Hospitals Overcome Obstacles to Provide Care
There’s no getting around it, health care is expensive.
Though health care costs have been growing more slowly this year, some health care consumers (especially those with employer-sponsored insurance) are already feeling the effects — an impact that will be felt by hospitals. If your organization is already struggling to keep patients in the face of rising costs, you need a strategy to overcome new obstacles.
Here’s a list of some significant challenges and potential solutions you may be able to implement in this arena:
1. Surviving reimbursement cuts
Finding ways to successfully survive funding cuts is always a struggle, no matter what type of hospital you run, but maintaining high standards while dealing with heavy financial burdens can be especially difficult when a majority of your patients are on Medicare.
Specialization is one way to provide financial stability. Organizations can also be designed specifically for the population in its competitive geography, much like retailers do, based on demographics, socioeconomics, and other factors such as health condition incidence. If your institution supports certain specialized medical practices, make sure your market research and promotion are complimentary to them in order to derive maximum benefit from your resources.
2. Physician availability
Scant supply and great demand will strain hospitals nationwide.
Although the fervor about primary care has died down somewhat — two years ago the Association of American Medical Colleges was predicting that physician shortages would exceed 130,000 in the next decade — there are still fears that the influx of newly insureds will over tax the health care system.
Just as there will be a shortage of primary care physicians, specialists will also face higher demand, according to the study, as the number of cardiology, rheumatology, neurology and urology office visits is expected to increase by about 15 to 20 percent.
3. Access to care
As recent studies have shown, the US hasn’t been performing well when it comes to the access and affordability of health care.
In VA hospitals, in particular, there is often a far greater lack of available services than at other hospitals. J. David Cox is national president of the American Federation of Government Employees, representing nurses and support staff. He notes that at VA hospitals, primary care doctors are supposed to be assigned 1,200 patients each, but that many now treat 2,000 patients. The pay for VA physicians is much lower than that of private physicians making these jobs less than attractive to many.
Separately, reimbursement for patients enrolled on the Exchanges is generally just above Medicare reimbursement rates, which may be below fully allocated costs. Many providers are not accepting new patients with suboptimal coverage, which means underserved patients could still go without access to care, even if they now have access to some form of health insurance coverage.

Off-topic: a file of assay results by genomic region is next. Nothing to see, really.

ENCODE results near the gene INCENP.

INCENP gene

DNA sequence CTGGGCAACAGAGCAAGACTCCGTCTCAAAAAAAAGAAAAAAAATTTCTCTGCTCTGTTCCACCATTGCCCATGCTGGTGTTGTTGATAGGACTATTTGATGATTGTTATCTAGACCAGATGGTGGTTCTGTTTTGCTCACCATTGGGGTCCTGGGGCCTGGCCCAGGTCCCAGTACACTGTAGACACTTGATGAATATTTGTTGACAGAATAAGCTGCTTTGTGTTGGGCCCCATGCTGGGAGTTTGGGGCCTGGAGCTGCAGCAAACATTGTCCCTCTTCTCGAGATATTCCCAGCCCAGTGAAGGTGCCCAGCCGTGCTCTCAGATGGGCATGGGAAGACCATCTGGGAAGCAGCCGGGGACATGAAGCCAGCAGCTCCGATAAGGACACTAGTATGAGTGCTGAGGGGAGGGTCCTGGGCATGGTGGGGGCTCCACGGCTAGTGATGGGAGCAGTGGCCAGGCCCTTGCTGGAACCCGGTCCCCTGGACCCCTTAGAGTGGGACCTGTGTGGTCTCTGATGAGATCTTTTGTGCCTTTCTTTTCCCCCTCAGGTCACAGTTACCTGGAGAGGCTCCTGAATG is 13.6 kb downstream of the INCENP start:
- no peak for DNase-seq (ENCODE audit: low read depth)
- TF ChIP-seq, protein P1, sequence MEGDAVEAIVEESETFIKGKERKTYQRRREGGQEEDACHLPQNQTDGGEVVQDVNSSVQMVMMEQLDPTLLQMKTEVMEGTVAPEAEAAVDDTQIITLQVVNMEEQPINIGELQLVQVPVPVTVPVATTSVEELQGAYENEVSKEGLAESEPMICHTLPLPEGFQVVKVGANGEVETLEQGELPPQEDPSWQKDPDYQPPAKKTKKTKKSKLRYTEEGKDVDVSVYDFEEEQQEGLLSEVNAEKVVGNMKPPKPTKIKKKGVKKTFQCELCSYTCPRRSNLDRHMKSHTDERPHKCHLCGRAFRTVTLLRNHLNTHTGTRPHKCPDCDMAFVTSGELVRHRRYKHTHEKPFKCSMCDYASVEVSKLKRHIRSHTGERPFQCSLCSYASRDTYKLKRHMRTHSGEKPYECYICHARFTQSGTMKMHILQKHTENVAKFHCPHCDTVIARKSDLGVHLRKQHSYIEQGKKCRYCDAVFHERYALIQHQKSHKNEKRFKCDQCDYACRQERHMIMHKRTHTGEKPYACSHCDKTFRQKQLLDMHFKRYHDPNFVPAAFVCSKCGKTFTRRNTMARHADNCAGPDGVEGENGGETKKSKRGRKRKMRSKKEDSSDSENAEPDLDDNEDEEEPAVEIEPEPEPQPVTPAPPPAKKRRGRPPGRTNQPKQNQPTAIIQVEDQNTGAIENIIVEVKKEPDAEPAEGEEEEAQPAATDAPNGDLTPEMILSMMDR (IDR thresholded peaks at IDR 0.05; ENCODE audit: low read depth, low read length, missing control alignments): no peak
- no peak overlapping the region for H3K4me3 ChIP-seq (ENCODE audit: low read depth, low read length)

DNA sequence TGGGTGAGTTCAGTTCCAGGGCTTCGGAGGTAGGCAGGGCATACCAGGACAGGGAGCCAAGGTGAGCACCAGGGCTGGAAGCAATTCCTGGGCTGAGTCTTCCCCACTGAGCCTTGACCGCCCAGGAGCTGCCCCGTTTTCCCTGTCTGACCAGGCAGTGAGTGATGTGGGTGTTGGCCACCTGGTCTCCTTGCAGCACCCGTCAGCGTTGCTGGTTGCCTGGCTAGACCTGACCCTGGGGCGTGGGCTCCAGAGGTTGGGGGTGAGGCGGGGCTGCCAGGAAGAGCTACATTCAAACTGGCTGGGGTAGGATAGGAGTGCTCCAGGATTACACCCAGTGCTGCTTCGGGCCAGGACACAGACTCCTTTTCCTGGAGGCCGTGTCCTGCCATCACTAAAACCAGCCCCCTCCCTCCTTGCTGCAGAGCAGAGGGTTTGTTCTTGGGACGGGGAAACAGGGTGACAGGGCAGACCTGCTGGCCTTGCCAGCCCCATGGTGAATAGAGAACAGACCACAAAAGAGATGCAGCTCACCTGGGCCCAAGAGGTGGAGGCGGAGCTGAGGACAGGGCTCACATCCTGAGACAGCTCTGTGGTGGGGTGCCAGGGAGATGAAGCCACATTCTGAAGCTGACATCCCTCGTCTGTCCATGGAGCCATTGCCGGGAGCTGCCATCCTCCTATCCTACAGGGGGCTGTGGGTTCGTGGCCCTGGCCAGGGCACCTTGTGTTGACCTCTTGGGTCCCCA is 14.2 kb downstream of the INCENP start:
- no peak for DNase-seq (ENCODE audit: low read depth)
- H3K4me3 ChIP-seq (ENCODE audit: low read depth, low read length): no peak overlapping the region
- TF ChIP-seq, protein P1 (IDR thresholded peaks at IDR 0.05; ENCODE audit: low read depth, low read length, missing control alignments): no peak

The American Hospital Association cites patient (and their family) engagement as a major barrier to health care reform, which is no surprise considering the one-size-fits all approach many providers take in communication with patients. What hospitals need are target strategies.
With limited time and resources, careful choices must be made in order to maximize resource use. The culture surrounding administration of professional resources can sometimes be daunting.
A dogmatic “physician knows best” approach is at odds with patient-centeredness. It also backfires with several patient psychographic types. Patients often find that interacting with health care services, especially in a hospital, is an overwhelming task. Patients often feel less empowered than they should about voicing their opinions about their health care.
There are plenty of tactics to achieve attainable goals that can be targeted to enhance the culture of health care:
- Implementing messaging that utilizes social media
- Developing communication that helps consumers improve health literacy skills
- Providing the tools patients need to enjoy more health care autonomy
- Abolishing negative cultural perception
With the right patient engagement strategies and patient-preferred approaches, providers can decrease hospitalizations, improve medication adherence, and strengthen patient engagement.
The Solution is to Keep Current and Foster Engagement
Extending interactions beyond the hospital and into the community fosters greater opportunity for resource sharing, and market research among current and prospective patients as well as an environmental assessment, are key processes in identification of external factors that hinder the effectiveness of our health care system.
Measures to ameliorate external obstacles to US hospital health care reform must be dynamic, responding cogently to cultural, geographic, technological, financial, medical and human factors as they change.